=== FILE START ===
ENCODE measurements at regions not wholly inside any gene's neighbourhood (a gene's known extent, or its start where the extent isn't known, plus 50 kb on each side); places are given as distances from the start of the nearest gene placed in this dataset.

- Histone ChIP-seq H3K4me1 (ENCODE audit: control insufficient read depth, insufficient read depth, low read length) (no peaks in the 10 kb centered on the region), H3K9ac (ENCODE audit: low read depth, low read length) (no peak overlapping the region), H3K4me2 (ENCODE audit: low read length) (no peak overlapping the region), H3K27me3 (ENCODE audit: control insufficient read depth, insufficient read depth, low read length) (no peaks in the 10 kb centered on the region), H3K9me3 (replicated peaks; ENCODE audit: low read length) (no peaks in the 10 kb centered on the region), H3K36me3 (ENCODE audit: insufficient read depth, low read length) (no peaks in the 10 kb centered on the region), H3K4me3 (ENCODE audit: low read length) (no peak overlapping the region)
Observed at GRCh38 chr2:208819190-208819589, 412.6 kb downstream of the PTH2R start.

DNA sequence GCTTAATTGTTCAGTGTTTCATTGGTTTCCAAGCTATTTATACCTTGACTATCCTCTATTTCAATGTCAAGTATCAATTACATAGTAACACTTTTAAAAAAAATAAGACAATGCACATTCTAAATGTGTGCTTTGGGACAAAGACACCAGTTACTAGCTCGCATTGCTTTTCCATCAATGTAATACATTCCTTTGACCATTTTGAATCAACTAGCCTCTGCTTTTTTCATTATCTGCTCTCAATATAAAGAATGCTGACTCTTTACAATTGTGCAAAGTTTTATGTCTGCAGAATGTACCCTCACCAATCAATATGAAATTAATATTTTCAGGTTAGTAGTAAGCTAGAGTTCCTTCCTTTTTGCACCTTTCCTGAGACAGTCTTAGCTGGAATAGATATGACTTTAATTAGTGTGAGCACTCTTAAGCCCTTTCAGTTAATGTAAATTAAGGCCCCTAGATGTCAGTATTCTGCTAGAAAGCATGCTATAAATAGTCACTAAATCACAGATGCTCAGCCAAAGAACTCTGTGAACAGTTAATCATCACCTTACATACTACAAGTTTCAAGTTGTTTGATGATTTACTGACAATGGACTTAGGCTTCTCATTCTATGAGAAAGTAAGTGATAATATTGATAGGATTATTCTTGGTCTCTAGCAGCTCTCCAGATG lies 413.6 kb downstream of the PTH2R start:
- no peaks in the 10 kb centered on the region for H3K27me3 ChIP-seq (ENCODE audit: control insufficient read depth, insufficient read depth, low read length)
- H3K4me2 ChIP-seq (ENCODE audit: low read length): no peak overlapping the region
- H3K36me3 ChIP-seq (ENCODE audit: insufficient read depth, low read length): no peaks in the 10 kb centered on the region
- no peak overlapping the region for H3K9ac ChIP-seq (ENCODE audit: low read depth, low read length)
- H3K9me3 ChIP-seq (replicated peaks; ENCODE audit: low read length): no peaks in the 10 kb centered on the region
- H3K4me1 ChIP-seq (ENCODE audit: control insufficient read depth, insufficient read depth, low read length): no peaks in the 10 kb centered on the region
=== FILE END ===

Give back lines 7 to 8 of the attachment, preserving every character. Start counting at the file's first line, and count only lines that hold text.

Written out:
- H3K36me3 ChIP-seq (ENCODE audit: insufficient read depth, low read length): no peaks in the 10 kb centered on the region
- no peak overlapping the region for H3K9ac ChIP-seq (ENCODE audit: low read depth, low read length)